COURTESY JESSICA PALOPOLIIn San Francisco Playhouse’s “Bauer

SF Playhouse’s ‘Bauer’ investigates love, art and commerce

In the world premiere of “Bauer,” a San Francisco Playhouse commission, local playwright Lauren Gunderson constructs layers of edgy, fraught dialogue to probe a real-life mystery at the heart of the drama: Why did German-born artist Rudolf Bauer (1889-1953), a pioneer of nonobjective abstract art, stop painting after signing a contract with art collector Solomon Guggenheim that would promise all his future work to Guggenheim’s new museum?

Set in the artist’s studio in New York (evocatively rendered by Bill English to represent Bauer’s troubled state of mind) a decade after he abandoned his paintbrushes, and shortly before he would die from lung cancer, the play imagines Bauer receiving a visit from his former longtime lover, the aristocratic and manipulative German firebrand Hilla Rebay (an emotionally full, carefully calibrated performance by Stacy Ross).

Bauer’s devoted Austrian wife, Louise (a focused, straightforward Susi Damilano in a fetching long braid), is an equally forceful presence.

That love triangle provides plenty of fuel for Gunderson to explore the sometimes-fragile nature of the artistic impulse, the moral obligations of the artist, the significance of art and art-making, and the convoluted relationships that can foster or block the artist’s singular spirit.

Gunderson keeps us interested in Bauer’s complicated past (imprisoned by the Gestapo in the late 1930s, he continued to sketch) and his current creative impasse, as well as his conflicted feelings about the two women who love him and are hounding him relentlessly to return to his life’s work, each one with her own agenda.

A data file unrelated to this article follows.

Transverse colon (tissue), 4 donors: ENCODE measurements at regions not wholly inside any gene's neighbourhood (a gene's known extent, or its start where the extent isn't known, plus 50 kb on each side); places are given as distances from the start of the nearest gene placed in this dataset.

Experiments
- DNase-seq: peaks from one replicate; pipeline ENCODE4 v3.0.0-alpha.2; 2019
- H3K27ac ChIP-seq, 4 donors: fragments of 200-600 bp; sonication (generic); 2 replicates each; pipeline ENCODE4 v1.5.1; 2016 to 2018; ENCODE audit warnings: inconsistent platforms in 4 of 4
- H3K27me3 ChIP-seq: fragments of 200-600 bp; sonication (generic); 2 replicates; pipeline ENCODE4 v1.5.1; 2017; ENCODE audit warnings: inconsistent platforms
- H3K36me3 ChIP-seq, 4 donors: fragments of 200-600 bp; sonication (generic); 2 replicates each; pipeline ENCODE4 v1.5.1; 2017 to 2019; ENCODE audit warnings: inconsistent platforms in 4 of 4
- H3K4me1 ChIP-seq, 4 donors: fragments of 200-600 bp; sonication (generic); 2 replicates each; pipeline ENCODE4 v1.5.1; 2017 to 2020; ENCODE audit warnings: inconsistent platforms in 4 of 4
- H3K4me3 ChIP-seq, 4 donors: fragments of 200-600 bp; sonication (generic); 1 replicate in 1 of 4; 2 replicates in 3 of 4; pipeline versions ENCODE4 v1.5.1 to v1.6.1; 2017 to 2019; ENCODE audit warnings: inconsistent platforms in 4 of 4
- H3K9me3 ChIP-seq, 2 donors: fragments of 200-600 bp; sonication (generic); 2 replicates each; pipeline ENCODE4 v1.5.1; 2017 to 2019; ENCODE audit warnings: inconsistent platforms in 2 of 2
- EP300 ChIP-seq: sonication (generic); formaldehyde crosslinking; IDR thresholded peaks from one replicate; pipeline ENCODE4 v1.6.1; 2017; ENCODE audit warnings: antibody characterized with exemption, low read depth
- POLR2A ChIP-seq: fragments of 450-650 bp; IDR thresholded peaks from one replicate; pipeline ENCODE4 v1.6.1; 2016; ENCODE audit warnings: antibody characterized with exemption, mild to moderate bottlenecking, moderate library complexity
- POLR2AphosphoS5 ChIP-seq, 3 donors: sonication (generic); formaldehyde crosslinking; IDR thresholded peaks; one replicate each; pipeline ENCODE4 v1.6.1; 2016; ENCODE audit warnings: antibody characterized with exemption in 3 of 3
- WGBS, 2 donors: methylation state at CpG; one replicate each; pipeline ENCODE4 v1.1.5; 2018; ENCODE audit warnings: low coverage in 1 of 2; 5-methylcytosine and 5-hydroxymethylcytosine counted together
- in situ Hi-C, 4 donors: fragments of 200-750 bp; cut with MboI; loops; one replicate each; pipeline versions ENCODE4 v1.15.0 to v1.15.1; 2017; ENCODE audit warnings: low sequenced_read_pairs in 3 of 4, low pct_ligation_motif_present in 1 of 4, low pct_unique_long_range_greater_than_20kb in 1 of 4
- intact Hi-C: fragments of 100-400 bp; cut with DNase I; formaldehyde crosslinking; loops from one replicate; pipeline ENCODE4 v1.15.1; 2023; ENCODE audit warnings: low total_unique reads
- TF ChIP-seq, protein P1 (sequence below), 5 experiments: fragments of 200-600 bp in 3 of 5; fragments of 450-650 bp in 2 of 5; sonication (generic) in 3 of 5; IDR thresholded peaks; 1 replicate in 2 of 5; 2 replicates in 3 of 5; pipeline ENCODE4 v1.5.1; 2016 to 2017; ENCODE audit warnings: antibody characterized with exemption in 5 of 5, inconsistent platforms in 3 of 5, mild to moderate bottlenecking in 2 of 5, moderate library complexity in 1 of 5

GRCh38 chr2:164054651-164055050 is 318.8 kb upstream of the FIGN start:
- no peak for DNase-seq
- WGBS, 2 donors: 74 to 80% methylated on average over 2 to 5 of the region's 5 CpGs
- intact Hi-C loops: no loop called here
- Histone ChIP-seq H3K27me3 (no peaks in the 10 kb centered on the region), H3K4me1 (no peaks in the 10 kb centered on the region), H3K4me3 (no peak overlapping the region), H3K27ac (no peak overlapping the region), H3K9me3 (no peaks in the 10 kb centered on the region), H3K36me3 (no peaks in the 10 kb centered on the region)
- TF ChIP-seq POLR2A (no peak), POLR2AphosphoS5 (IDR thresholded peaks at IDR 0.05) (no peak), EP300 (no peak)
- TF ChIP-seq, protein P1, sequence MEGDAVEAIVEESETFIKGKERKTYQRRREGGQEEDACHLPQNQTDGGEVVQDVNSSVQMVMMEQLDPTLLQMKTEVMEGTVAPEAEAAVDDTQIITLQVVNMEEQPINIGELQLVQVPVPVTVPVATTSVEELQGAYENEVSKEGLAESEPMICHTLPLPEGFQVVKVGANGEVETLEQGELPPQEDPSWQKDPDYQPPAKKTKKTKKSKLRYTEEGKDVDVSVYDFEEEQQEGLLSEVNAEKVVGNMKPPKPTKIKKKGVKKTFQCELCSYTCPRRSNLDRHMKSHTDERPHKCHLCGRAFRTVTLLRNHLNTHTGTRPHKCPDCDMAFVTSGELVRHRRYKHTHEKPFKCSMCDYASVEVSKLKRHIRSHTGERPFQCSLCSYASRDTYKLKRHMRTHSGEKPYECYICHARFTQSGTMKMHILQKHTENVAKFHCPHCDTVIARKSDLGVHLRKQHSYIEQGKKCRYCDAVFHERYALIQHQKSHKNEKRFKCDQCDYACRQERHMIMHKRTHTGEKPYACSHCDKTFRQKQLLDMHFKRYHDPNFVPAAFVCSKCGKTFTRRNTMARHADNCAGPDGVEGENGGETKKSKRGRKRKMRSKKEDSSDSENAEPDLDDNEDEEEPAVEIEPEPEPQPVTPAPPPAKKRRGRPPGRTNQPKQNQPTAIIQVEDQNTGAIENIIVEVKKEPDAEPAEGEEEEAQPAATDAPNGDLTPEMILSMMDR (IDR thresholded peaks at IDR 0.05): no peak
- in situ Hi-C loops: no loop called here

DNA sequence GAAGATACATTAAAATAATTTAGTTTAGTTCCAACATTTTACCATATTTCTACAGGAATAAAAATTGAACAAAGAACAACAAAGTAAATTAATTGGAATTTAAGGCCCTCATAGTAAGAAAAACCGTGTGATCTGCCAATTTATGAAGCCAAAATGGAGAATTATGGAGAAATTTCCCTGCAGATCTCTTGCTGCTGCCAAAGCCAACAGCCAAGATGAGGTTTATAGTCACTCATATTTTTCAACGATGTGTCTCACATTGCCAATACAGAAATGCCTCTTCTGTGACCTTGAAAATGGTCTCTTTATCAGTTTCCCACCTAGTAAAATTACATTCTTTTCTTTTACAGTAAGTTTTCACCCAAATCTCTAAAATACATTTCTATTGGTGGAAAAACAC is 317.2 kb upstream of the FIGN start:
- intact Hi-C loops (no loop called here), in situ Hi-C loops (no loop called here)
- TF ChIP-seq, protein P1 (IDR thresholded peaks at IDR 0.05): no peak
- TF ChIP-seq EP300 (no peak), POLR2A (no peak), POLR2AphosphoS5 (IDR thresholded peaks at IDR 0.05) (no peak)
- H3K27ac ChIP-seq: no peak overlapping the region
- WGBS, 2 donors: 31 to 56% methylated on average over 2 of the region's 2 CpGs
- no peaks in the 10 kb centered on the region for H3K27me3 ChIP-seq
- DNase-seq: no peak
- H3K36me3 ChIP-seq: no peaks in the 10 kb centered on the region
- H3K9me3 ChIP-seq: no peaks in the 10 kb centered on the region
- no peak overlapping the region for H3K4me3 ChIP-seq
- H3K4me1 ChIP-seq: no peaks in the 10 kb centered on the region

As Bauer, Belgian actor Ronald Guttman, with longish, silvery hair and glasses, presents the artist as an attractive and brooding figure, someone you can imagine that two women could love forever. Yet in Guttman’s portrayal and Gunderson’s writing, he somehow remains frustratingly elusive.

More egregiously, despite the play’s intriguing theme and characters, the very quantity of words grow wearisome. The women challenge, question, accuse, plead with and hector Bauer so relentlessly that their arguments start to feel circular.

Particularly dazzling, though, is a slide show of Bauer’s colorful, Kandinsky-like artworks, projected onto the background and enhanced, at the play’s climax by Micah J. Stieglitz’s evocative projection designs. The visuals are pure scenic magic and provide extra insight into the artist and his work.



<i>Presented by San Francisco Playhouse

Where: 450 Post St., S.F.

When: 7 p.m. Tuesdays-Thursdays, 8 p.m. Fridays, 3 and 8 p.m. Saturdays, 2 p.m. select Sundays; closes April 19

Tickets: $30 to $100

Contact: (415) 677-9596 or

Note: “The Realm of the Spirit: A Rudolf Bauer Retrospective” is on view at the Weinstein Gallery, 383 Geary St., S.F., through April 30.

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